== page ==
This Thursday marks 22 years since the start of the Velvet Revolution in Czechoslovakia that brought down the country’s Communist regime. On November 17, 1989, the communist police cracked down on a student demonstration on Prague’s Národní třída (National street) setting in motion a series of countrywide protests that eventually led to the fall of the totalitarian regime. The 17th of November is also the important anniversary of a student march against the Nazi occupation in 1939, which was brutally suppressed. As a result the Nazis raided university campuses and executing nine students without trial. The protest also served as a pretext for further reprisals against Czech intellectuals. Some 1,200 people were sent to concentration camps and all Czech universities were closed.
Early on Thursday, President Klaus, Prime Minister Nečas, the defence minister and other politicians marked the anniversary with a wreath laid at the Hlavka student residence hall while the Hussite hymn was sung. President Klaus outlined key differences, in his view, between the protests in 1939 and 1989, chief among them – he said – that the Communist system had been ready to fall, while the Nazis in 1939 were at the height of their power. November 17 has also seen other commemorative events in the capital: chief among them has been the lighting of candles and laying of flowers and wreaths at the 1989 memorial at Národní třída. Visiting there a little later on Thursday, Mr Klaus wished Václav Havel – conspicuously absent this year because of continuing health problems – early recovery.
In related news, November 17th saw a number of demonstrations – including an anti-government protest happening – in and around Prague. Protestors against the current centre-right government and its reform plans met at Old Town Square while around 2,000 gathered at the biggest such event on Wenceslas Square. The day also saw demonstrations by ultra-right-wing extremists from the so-called Workers Party for Social Justice at several locations, including Jungmann Square, where around 300 supporters turned out. Not far off, opponents against Neo-Nazism gathered at their own meeting. Several hundred police monitored the situation; no incidents were reported.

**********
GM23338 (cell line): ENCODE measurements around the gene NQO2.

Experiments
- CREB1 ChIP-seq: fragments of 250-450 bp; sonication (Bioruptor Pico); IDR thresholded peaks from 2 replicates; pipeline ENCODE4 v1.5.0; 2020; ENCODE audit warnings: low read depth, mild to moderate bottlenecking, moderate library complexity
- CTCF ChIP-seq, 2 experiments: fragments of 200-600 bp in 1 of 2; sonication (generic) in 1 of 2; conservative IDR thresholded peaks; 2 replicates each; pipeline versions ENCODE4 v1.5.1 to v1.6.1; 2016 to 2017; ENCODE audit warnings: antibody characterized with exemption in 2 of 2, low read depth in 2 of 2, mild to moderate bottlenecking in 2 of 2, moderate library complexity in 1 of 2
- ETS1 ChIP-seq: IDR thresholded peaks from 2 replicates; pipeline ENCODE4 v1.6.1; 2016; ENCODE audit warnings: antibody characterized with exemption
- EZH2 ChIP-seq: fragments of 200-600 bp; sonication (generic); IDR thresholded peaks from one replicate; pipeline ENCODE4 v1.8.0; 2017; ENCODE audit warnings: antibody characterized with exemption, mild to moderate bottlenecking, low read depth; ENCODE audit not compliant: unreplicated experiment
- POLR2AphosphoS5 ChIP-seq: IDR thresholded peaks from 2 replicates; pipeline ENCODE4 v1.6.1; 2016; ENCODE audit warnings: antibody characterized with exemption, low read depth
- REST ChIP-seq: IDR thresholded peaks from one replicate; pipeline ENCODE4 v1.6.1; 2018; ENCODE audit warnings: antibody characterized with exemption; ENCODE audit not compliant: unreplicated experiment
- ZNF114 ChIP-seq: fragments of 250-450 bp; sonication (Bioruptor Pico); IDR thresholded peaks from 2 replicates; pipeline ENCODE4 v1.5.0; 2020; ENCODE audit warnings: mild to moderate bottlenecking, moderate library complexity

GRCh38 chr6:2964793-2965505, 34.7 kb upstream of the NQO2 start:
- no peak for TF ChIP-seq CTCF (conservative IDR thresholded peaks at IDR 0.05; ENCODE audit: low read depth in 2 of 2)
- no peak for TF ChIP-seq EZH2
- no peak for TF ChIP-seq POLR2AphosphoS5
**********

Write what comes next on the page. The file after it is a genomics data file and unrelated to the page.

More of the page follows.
The country’s national anti-drug agency has issued a statement warning drug users or addicts not to use an illegal new drug known as krokodil (crocodile), a home-made synthetic opiate and heroin substitute whose ingredients are said to turn areas of the skin scaly or into open rotting sores, hence the name. The effects, the anti-drug headquarters’ spokesman Michal Hammer suggested, could go as deep as the bone, requiring the medical amputation of limbs where the drug was routinely injected. Mr Hammer warned that although no cases of krokodil use have been registered in the Czech Republic, the eventual arrival of the drug, made from painkillers and other ingredients, could not be ruled out. Neighboring Germany, is believed to have registered a number of krokodil-related deaths.
But some experts have questioned the authenticity of reports: health specialist Jiří Presl from Prague’s Drop-In centre for addicts, for example, discounted the story, saying there were similar reports of new such drugs every three or four years, one of them called modrý sníh or blue snow. Krokodil is believed to have originated in Russia.
A number of customers camped out at parking lots at Prague’s IKEA chain furniture stores in order to be among the first 500 to receive coupons on November 17th worth 2,000 crowns. The first lines reportedly began to form at around 10 pm on Wednesday, shortly after closing, with customers ready to weather cold conditions with blankets, mattresses and sleeping bags. The promise of advantageous coupons attracted thousands of visitors in the morning, wrote Mladá fronta Dnes. Police even monitored the store events in case visitors got out of hand but there were no incidents, a policewoman confirmed.
The last of 38 mummies has been returned to a famous crypt in the town of Klatovy, more than half-a-year since renovation of the premises, located beneath a former Jesuit church, began. The well-preserved remains are a major historical attraction and the site is due to reopen in several days. The bodies of individuals from the 17th century were preserved through natural ventilation in the catacombs; they can now be viewed in glass caskets. In all, the famous site was closed to locals and visitors for a year-and-a-half.
Czech football goalie Petr Čech has indicated in an interview for the Czech daily Mladá fronta Dnes that playing with a broken nose in the recent Euro 2012 playoff against Montenegro was painful and that he had felt it, adding he was grateful to have been able to play. He also stressed that the less said about his injury the better. The star goalie played both matches with a carbon-fibre facemask, after breaking his nose in the Premier League.
Many, including the coach of Montenegro’s national football team, Branko Brnovič, cited Čech as one of the key reasons the squad succeeded in both games and qualified for next year’s tournament. Mr Brnovič admitted that Čech had prevented at least four chances by his side to score, and called Čech one of the three best goalkeepers in Europe.
The Czech Republic is in the fourth pot in the draw for the 2012 championship, alongside Denmark, France and the Republic of Ireland. The draw will take place on December 2.
Miroslav Pelta has been named the new head of the Czech Football Association, following a 3rd round decision by delegates in Nymburk, East Bohemia on Thursday. Mr Pelta is taking up the post several months after his predecessor Ivan Hašek stepped down. Pelta is the director of the Jablonec football club; he beat out candidates Jindřich Rajchl and Tomáš Paclík for the job.
The current spell of cold and wet weather will continue for days to come, with overcast skies, fog and daytime highs of around 5 degrees Celsius.